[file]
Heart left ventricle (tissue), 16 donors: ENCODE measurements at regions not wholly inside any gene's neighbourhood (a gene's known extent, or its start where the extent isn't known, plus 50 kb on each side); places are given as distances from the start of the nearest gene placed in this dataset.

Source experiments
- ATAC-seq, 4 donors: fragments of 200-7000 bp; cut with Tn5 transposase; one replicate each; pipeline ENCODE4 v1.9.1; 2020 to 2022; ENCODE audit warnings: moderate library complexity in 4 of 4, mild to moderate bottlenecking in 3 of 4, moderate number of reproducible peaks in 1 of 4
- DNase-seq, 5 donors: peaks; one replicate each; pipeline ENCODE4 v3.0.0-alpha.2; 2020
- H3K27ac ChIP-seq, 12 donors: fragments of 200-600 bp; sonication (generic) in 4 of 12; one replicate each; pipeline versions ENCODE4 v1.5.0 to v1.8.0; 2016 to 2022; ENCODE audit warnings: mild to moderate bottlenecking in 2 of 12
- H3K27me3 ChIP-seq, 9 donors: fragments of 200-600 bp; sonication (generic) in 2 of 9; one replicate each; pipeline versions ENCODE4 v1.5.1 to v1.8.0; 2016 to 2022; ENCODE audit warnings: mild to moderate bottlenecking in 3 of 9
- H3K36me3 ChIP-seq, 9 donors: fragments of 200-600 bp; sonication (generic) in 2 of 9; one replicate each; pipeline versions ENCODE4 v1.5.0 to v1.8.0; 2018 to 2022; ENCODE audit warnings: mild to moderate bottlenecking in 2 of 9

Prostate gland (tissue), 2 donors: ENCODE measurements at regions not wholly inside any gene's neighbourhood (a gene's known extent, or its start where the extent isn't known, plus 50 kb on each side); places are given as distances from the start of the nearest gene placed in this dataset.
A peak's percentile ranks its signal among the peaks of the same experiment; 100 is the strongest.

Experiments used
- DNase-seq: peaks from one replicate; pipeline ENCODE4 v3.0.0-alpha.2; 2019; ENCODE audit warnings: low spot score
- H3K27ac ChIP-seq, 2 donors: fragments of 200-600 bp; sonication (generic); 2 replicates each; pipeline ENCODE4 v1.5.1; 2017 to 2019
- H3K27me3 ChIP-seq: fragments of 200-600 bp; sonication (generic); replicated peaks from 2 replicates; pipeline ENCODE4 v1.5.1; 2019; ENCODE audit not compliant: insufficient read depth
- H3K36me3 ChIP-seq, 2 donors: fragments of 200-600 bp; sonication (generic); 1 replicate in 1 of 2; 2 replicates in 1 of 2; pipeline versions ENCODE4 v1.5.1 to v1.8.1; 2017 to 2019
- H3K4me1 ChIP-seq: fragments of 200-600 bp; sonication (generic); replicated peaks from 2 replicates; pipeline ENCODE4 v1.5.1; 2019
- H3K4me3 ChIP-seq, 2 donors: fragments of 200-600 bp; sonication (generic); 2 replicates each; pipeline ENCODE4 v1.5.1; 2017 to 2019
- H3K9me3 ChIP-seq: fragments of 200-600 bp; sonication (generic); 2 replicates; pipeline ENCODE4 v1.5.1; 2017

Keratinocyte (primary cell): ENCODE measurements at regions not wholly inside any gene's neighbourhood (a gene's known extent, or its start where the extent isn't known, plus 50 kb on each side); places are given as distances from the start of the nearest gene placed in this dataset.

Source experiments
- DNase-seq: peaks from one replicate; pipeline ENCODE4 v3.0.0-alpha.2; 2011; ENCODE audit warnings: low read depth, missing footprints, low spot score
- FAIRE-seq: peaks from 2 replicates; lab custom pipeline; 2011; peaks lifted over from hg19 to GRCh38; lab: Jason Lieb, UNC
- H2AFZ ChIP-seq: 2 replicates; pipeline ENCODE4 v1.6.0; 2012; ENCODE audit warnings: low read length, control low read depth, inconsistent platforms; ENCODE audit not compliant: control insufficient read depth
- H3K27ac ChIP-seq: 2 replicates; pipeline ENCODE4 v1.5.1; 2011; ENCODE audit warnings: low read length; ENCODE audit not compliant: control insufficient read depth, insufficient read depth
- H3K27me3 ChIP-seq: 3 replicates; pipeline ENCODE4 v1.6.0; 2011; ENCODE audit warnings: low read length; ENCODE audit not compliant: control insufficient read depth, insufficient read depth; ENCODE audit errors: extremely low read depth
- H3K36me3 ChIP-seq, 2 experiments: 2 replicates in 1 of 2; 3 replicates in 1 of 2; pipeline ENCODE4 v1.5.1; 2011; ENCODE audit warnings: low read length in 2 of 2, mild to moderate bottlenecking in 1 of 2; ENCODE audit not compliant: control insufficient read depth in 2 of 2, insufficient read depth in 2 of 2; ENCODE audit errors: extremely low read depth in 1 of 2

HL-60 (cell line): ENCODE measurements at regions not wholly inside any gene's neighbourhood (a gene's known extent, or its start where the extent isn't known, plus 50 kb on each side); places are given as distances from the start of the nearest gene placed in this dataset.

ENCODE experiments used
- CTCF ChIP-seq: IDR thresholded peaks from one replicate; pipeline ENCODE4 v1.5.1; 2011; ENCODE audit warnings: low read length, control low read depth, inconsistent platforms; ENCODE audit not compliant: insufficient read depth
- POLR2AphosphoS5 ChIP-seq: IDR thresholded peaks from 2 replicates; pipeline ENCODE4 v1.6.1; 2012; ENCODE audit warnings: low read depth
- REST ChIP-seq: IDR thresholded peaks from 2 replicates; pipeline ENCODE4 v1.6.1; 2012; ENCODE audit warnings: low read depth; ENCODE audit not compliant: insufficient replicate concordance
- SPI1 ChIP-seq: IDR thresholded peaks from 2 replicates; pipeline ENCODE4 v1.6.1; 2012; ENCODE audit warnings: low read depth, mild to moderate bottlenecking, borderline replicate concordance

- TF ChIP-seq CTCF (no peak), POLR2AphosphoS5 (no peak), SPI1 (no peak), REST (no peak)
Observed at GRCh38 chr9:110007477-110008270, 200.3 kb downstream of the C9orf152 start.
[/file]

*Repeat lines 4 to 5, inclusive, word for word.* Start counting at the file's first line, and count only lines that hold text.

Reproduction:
- DNase-seq, 5 donors: peaks; one replicate each; pipeline ENCODE4 v3.0.0-alpha.2; 2020
- H3K27ac ChIP-seq, 12 donors: fragments of 200-600 bp; sonication (generic) in 4 of 12; one replicate each; pipeline versions ENCODE4 v1.5.0 to v1.8.0; 2016 to 2022; ENCODE audit warnings: mild to moderate bottlenecking in 2 of 12